Having a watch when you’re in the wild can be a great asset. Being able to tell the time is useful for more than just seeing how long you have until the next Survivor episode.
Maybe you need to coordinate scouting missions with your group or maybe you need to time how long you’ve boiled your water to make sure it’s safe to drink.
A watch is a part of most people’s every day carry (EDC) whether they are aware of it or not. It should also be part of your bug out bag gear.
But what other uses can a watch have in a survival situation?
More than you think, actually.
Depending on what you’ve got on your wrist right now, whether you’ve got a fancy tactical watch with all sorts of sensors and doohickeys or just a plain old Casio that only tells the time, I am going to cover a few uses for a watch that you might not have thought of in this article.
A Few Notes Worth Mentioning
A lot of these suggestions will depend on what situation you’re in. Consider these questions:
- Is the watch still working?
- Is it digital or analog?
- What kind of band does it have?
- Is the crystal (glass) convex or flat?
- Does it have sensors or other features (altimeter, barometer, compass, thermometer, sunrise/sunset times, etc)?
This trick will only work with watches with a convex crystal.
Take a piece of paper or perhaps a long leaf and roll the watch crystal into one end making a cone shape. Look through the small end.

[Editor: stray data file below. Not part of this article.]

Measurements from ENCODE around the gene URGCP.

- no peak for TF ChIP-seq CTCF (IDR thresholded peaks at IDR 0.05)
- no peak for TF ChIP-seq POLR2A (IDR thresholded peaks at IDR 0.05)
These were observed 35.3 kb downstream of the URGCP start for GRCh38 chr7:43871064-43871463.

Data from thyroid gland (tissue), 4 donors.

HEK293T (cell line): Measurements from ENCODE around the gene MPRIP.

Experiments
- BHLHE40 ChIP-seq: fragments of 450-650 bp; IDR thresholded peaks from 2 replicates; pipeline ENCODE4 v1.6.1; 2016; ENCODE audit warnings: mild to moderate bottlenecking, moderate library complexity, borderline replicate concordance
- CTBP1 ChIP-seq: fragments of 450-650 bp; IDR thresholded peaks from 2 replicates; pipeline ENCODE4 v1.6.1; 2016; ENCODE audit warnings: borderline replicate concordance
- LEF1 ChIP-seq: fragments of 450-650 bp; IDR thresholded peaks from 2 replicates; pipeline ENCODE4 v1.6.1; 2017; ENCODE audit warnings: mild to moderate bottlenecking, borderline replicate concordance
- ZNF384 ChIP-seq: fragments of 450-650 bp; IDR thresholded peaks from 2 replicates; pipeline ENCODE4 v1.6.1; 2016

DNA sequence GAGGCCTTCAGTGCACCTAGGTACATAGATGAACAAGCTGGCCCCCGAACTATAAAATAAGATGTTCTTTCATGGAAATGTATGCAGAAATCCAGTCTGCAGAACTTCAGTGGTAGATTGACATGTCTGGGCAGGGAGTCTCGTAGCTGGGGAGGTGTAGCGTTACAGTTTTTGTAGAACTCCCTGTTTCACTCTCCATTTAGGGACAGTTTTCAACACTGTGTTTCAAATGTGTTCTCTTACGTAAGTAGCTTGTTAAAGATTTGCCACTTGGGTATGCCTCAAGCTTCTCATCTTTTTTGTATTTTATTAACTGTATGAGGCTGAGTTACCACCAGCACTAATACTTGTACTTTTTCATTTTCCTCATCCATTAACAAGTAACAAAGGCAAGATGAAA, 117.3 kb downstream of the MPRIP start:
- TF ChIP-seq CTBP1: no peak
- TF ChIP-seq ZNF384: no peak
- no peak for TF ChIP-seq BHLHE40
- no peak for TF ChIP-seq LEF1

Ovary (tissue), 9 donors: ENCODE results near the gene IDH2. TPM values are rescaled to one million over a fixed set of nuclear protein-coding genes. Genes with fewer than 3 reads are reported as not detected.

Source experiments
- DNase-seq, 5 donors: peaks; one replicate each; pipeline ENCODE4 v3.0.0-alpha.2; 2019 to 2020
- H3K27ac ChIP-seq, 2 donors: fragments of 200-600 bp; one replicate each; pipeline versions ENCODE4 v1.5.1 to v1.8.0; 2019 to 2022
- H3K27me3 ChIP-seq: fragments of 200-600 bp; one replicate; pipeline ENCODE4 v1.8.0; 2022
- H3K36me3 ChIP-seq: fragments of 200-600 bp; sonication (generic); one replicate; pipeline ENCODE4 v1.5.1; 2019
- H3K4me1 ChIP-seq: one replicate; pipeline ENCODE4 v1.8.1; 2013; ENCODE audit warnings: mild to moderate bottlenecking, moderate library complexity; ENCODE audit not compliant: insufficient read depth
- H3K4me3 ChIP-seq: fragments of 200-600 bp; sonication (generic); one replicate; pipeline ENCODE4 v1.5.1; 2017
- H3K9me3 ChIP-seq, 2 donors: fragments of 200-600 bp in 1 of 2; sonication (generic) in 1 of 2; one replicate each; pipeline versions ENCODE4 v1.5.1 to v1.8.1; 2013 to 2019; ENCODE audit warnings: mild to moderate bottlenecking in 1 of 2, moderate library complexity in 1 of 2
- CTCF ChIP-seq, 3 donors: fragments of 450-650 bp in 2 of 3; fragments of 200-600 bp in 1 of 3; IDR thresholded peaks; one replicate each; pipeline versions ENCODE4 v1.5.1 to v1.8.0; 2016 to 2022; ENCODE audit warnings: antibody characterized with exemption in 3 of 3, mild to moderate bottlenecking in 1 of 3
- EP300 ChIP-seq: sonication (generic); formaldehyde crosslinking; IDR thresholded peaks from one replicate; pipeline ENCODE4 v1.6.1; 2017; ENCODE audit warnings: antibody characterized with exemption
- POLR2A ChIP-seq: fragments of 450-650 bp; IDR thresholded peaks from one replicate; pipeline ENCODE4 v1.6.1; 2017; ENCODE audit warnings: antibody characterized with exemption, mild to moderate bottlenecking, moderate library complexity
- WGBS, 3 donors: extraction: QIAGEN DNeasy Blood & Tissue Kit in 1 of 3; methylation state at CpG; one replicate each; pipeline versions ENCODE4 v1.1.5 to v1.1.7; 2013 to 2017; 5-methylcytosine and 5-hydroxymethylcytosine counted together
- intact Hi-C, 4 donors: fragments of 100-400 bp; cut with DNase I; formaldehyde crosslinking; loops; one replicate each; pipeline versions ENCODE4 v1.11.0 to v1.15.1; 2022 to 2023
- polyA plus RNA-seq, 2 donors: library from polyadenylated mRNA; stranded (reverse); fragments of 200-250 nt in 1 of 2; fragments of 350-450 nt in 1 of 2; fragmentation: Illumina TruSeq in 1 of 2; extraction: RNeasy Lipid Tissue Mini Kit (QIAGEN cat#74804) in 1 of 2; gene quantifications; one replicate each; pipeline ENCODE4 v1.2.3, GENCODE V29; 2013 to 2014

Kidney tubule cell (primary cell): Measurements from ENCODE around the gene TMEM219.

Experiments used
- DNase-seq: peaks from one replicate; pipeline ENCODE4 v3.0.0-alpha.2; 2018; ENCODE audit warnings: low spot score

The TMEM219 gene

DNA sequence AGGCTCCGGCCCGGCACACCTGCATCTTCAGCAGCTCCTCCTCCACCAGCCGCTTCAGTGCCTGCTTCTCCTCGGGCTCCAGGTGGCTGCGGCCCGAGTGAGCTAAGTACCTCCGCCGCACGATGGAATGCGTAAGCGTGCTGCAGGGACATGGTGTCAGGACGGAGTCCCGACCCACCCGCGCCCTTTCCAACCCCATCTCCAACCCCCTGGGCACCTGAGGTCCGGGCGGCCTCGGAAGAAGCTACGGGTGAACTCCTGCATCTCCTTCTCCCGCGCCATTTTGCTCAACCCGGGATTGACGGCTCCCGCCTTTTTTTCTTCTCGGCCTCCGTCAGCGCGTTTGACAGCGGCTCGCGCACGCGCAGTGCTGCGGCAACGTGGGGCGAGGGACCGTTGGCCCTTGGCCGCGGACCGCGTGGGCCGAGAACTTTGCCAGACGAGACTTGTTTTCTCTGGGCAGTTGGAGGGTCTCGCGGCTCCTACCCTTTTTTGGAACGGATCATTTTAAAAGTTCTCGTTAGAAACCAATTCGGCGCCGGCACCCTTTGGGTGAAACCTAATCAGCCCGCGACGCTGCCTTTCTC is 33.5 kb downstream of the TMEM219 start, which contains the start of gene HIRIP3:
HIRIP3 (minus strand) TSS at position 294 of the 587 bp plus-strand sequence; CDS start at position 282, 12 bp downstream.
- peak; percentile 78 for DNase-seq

Because the crystal is convex on one side, it will magnify objects at a distance making it easier to scout areas, saving you time and energy (and keeping you safer).
A priority for your survival gear is to have a great compass on you at all times. Sometimes, we forget, lose, or break our compass which can get us into trouble.
Checking the position of the sun or looking for which side of the tree moss is growing on (this is a myth by the way) aren’t terribly efficient ways of determining direction.
If you find yourself in a situation where you need to know which way is which, you can use your watch as a compass to get a fairly accurate reading.
*This only works with analog watches in the Northern hemisphere during the daytime*
- Hold the watch flat.
- Point the hour hand toward the sun.
- Bisect the angle (find the middle) between the hour hand and the 12 mark.
You have just found South. Now that you know one direction (not the boy band One Direction), you can easily deduce the rest.
For you guys (and ladies) rocking a leather band, you can use it as a strap to sharpen your knife.
If you’ve ever seen an old school barber sharpening his straight razor, you know what I mean. If not, check out this video:
Here’s how to do it (remember to use proper knife safety):
- Clean any gunk, dirt, or residue off the strap.
- Secure the end still attached to the watch so it won’t move.
- Hold the strap at a downward 45 degree angle from the secured end.
- Place your knife at the top of the strap with the sharp edge pointed away from you at about a 30 degree angle.
- Pull the blade toward you in a smooth, quick motion while applying light pressure.
- Turn the knife over (with the sharp edge pointing toward you) and pull it back toward the secured end.
- Repeat until sharp.